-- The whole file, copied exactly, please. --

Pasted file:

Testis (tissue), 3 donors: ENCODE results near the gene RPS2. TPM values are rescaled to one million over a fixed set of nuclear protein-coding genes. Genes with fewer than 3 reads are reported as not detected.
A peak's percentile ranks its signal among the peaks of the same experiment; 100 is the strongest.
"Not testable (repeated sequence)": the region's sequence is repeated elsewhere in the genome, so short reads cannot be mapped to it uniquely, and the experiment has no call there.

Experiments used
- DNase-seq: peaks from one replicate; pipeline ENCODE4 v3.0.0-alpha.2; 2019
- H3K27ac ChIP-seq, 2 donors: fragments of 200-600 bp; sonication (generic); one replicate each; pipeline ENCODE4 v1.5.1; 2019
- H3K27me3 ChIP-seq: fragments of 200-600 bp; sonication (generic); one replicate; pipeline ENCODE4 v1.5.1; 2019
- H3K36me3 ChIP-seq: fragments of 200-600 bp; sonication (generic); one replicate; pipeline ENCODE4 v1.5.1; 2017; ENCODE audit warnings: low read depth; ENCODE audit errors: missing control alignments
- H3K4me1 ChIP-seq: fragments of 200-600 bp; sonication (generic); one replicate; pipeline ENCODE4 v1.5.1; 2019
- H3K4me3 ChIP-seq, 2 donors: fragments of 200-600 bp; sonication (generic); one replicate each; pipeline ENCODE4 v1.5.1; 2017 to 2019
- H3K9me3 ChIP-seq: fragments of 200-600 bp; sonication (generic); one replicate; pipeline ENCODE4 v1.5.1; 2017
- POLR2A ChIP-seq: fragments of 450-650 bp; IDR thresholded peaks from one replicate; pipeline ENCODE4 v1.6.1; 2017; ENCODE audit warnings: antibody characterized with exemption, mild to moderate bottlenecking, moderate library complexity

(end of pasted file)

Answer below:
Testis (tissue), 3 donors: ENCODE results near the gene RPS2. TPM values are rescaled to one million over a fixed set of nuclear protein-coding genes. Genes with fewer than 3 reads are reported as not detected.
A peak's percentile ranks its signal among the peaks of the same experiment; 100 is the strongest.
"Not testable (repeated sequence)": the region's sequence is repeated elsewhere in the genome, so short reads cannot be mapped to it uniquely, and the experiment has no call there.

Experiments used
- DNase-seq: peaks from one replicate; pipeline ENCODE4 v3.0.0-alpha.2; 2019
- H3K27ac ChIP-seq, 2 donors: fragments of 200-600 bp; sonication (generic); one replicate each; pipeline ENCODE4 v1.5.1; 2019
- H3K27me3 ChIP-seq: fragments of 200-600 bp; sonication (generic); one replicate; pipeline ENCODE4 v1.5.1; 2019
- H3K36me3 ChIP-seq: fragments of 200-600 bp; sonication (generic); one replicate; pipeline ENCODE4 v1.5.1; 2017; ENCODE audit warnings: low read depth; ENCODE audit errors: missing control alignments
- H3K4me1 ChIP-seq: fragments of 200-600 bp; sonication (generic); one replicate; pipeline ENCODE4 v1.5.1; 2019
- H3K4me3 ChIP-seq, 2 donors: fragments of 200-600 bp; sonication (generic); one replicate each; pipeline ENCODE4 v1.5.1; 2017 to 2019
- H3K9me3 ChIP-seq: fragments of 200-600 bp; sonication (generic); one replicate; pipeline ENCODE4 v1.5.1; 2017
- POLR2A ChIP-seq: fragments of 450-650 bp; IDR thresholded peaks from one replicate; pipeline ENCODE4 v1.6.1; 2017; ENCODE audit warnings: antibody characterized with exemption, mild to moderate bottlenecking, moderate library complexity